Branch officers will be liaising with Celia’s colleagues in IT as to how best to commemorate her great service and to celebrate her life.
Once we have further details, we will pass them on.

Our thoughts are with her family, and her workmates.

Best wishes,

Tracey, James, Jamie, Stephen and Suzy

Framing the Discussion on Academic Progression at Bristol

Bristol UCU are concerned about the terms of debate around Pathway 1, especially progression from Lecturer to Senior Lecturer.

In the case of Pathways 2 and 3, the current institutional turn to taking these pathways more seriously is to be welcomed. In the case of Pathway 1, though, what seems to be missing from the debate is the HE National Framework Agreement and its incorporation at Bristol.

Academic progression in its current form at Bristol is not simply a cosy University of Bristol arrangement. It is the translation of the HE sector-wide collective agreement at Bristol, negotiated with local campus trade unions in the early 2000s.

In short, it is Bristol’s version of a bargain struck between HE leadership and HE academic staff: staff get a incremental pay rise per year of service and management get a degree of performance management and a cap i.e the top of the pay scale.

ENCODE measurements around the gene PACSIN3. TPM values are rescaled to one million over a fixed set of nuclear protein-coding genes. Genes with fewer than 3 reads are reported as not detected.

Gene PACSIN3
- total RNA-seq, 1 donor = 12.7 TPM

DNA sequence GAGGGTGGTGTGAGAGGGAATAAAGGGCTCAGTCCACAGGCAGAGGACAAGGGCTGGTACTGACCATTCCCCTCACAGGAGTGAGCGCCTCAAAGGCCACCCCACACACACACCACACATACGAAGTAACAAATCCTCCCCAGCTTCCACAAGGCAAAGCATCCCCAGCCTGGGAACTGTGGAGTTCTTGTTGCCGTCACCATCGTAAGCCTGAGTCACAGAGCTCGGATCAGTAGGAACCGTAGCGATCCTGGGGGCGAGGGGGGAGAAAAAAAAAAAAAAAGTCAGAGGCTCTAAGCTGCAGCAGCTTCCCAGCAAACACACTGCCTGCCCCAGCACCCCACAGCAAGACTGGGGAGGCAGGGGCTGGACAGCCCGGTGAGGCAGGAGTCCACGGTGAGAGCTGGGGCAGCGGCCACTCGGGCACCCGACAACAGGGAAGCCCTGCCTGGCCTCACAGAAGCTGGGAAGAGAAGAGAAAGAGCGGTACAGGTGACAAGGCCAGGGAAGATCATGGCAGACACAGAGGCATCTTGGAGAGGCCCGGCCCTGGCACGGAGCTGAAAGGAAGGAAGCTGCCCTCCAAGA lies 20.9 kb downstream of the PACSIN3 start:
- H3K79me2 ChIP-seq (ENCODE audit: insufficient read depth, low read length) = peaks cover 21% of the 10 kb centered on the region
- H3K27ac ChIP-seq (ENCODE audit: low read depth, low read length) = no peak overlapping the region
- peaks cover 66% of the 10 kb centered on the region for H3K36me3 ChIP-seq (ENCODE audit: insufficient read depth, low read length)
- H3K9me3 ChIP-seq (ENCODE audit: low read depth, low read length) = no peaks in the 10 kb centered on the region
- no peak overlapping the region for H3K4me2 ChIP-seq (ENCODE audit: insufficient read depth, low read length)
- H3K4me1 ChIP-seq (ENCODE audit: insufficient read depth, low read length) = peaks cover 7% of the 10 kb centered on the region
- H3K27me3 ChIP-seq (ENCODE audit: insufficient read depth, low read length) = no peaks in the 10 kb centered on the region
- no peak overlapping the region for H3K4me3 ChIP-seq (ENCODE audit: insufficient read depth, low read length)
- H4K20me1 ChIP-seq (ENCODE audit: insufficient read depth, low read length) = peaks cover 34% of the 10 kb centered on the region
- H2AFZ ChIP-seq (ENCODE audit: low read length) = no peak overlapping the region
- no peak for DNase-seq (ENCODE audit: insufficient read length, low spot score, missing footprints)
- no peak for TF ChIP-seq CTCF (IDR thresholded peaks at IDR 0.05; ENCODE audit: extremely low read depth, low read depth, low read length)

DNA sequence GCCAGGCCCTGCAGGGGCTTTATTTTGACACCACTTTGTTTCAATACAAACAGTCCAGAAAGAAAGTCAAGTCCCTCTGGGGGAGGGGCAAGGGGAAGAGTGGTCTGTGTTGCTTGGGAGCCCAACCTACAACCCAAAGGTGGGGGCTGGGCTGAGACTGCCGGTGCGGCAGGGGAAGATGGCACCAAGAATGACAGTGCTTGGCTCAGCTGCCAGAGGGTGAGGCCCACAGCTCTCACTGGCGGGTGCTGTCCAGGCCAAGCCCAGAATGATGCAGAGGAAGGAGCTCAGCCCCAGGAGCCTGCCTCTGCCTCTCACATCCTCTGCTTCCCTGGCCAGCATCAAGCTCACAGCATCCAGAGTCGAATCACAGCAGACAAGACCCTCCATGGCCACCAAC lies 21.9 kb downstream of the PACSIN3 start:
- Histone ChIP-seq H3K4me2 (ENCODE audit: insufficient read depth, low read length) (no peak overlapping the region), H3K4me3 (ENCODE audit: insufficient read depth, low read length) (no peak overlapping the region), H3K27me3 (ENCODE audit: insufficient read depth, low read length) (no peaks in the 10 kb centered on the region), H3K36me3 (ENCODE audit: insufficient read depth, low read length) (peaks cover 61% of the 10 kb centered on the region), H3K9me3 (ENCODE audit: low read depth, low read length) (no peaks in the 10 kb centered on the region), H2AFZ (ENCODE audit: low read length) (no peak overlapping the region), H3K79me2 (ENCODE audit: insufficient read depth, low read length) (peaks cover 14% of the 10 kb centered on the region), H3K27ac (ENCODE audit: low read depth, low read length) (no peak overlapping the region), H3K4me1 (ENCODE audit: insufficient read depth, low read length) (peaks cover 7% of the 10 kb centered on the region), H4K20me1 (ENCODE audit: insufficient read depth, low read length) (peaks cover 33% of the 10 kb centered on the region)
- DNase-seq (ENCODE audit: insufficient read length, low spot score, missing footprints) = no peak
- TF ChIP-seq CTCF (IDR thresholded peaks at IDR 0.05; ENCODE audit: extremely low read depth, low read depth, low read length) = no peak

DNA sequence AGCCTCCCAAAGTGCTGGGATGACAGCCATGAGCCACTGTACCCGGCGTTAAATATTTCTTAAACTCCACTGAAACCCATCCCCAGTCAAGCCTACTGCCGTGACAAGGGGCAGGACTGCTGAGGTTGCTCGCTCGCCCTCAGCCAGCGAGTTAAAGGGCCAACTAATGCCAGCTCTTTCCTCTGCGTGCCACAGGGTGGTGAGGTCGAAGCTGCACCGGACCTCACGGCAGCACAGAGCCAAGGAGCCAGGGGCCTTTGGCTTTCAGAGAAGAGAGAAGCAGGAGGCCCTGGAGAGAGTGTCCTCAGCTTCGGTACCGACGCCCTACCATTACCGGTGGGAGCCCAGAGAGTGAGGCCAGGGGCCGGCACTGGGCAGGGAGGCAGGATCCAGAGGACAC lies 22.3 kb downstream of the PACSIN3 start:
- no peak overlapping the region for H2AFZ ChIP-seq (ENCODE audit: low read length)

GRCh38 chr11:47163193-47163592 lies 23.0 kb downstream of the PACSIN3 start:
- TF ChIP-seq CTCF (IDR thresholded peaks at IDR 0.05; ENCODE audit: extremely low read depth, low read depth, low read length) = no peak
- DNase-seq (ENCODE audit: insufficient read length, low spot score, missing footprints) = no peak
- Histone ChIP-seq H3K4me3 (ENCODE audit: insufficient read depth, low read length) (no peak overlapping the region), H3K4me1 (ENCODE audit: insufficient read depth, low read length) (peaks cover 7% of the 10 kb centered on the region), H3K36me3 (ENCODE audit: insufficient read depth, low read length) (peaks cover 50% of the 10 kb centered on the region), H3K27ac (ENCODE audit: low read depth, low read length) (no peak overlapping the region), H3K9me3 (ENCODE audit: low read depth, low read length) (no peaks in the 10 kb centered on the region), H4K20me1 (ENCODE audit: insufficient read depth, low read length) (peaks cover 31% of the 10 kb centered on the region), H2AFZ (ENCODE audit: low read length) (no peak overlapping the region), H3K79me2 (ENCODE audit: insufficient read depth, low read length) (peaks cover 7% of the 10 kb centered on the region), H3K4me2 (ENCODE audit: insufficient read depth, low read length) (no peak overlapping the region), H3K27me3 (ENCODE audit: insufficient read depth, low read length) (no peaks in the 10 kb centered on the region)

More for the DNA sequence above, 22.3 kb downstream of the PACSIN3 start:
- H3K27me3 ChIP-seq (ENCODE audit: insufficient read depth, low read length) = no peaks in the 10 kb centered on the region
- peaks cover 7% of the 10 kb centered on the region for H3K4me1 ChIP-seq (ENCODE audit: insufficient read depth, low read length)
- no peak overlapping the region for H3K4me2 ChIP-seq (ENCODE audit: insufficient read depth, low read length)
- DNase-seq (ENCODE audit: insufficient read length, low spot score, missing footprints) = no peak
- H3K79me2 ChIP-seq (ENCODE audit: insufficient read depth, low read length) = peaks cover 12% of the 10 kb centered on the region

As Bristol UCU contributions to the Review process have made clear, ‘the evidence is overwhelming that our staff routinely and comfortably meet the expectations delineated for progression from Lecturer to Senior Lecturer’. And when it does come to individual cases where progression is deferred or delayed, Bristol UCU would question whether it is the clear-cut decision it is portrayed as.

As for the ‘myth’ that progression is something possible to ghost through: ‘contrary to those, for example, who may consider progression ‘too easy’ between Lecturer and Senior Lecturer, Grade K to Grade L, we believe that progression is a rigorous process – a skim through the HR pages on ‘Academic Progression Procedure’ confirms this. Only those unaware of the easily accessible Guidance for Managers would consider the Progression Procedure vague or lax’.

Brighton Rocks: Bristol UCU Congress Report 2017